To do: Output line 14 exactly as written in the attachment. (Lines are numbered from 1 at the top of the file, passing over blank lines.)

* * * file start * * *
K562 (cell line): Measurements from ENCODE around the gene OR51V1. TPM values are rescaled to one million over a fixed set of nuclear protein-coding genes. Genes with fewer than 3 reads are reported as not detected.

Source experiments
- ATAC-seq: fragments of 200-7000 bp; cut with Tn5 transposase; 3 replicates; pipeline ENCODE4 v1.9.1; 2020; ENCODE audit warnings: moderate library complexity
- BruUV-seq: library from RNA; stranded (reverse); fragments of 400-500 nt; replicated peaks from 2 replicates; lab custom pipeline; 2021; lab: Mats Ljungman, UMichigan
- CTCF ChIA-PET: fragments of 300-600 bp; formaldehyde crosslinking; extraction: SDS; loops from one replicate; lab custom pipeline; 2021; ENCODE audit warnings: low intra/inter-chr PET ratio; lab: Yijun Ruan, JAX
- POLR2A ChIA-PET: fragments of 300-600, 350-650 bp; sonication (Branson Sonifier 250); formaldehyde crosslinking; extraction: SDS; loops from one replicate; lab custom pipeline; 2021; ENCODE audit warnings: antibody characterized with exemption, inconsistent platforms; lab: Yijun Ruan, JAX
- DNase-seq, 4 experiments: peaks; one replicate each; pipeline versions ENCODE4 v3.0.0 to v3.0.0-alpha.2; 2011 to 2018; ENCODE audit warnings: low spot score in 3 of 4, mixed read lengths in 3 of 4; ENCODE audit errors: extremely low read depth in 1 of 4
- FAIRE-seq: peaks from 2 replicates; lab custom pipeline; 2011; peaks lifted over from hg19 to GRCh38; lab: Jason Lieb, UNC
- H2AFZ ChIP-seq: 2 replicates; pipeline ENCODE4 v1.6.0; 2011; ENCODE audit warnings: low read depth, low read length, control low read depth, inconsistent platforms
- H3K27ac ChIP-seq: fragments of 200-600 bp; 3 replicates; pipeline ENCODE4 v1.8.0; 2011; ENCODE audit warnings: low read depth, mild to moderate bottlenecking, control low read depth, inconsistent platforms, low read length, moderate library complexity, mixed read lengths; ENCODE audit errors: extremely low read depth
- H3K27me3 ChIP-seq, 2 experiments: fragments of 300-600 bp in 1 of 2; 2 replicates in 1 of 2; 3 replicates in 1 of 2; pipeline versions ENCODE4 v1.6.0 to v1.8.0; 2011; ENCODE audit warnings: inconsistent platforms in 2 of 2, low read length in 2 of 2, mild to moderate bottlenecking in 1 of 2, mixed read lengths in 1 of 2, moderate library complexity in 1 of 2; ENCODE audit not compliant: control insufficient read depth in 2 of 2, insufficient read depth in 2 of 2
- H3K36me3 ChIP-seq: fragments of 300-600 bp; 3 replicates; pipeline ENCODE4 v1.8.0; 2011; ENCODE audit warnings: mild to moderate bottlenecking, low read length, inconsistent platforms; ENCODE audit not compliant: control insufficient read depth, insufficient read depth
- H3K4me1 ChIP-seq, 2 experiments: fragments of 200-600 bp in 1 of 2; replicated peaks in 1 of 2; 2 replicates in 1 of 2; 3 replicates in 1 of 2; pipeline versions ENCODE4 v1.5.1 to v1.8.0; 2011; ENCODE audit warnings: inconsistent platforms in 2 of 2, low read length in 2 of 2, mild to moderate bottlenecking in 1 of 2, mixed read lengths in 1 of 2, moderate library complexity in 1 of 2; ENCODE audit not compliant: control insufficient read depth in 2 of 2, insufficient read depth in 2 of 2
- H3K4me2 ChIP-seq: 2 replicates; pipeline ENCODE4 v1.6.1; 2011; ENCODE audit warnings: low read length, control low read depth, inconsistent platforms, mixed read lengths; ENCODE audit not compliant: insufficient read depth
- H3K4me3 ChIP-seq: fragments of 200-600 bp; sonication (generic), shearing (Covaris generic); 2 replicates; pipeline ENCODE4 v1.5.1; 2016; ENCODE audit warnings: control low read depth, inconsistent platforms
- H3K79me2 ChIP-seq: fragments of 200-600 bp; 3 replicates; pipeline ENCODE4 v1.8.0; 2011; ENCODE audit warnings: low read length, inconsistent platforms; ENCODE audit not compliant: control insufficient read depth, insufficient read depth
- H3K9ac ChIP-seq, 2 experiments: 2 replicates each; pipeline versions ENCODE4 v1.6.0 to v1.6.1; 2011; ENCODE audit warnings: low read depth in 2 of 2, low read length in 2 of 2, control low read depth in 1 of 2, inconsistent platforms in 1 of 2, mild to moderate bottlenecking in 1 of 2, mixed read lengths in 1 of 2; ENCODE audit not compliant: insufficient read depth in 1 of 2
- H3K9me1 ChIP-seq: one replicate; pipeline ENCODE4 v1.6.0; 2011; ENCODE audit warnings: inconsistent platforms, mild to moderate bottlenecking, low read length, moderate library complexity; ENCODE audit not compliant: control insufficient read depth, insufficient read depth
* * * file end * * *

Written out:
- H3K4me2 ChIP-seq: 2 replicates; pipeline ENCODE4 v1.6.1; 2011; ENCODE audit warnings: low read length, control low read depth, inconsistent platforms, mixed read lengths; ENCODE audit not compliant: insufficient read depth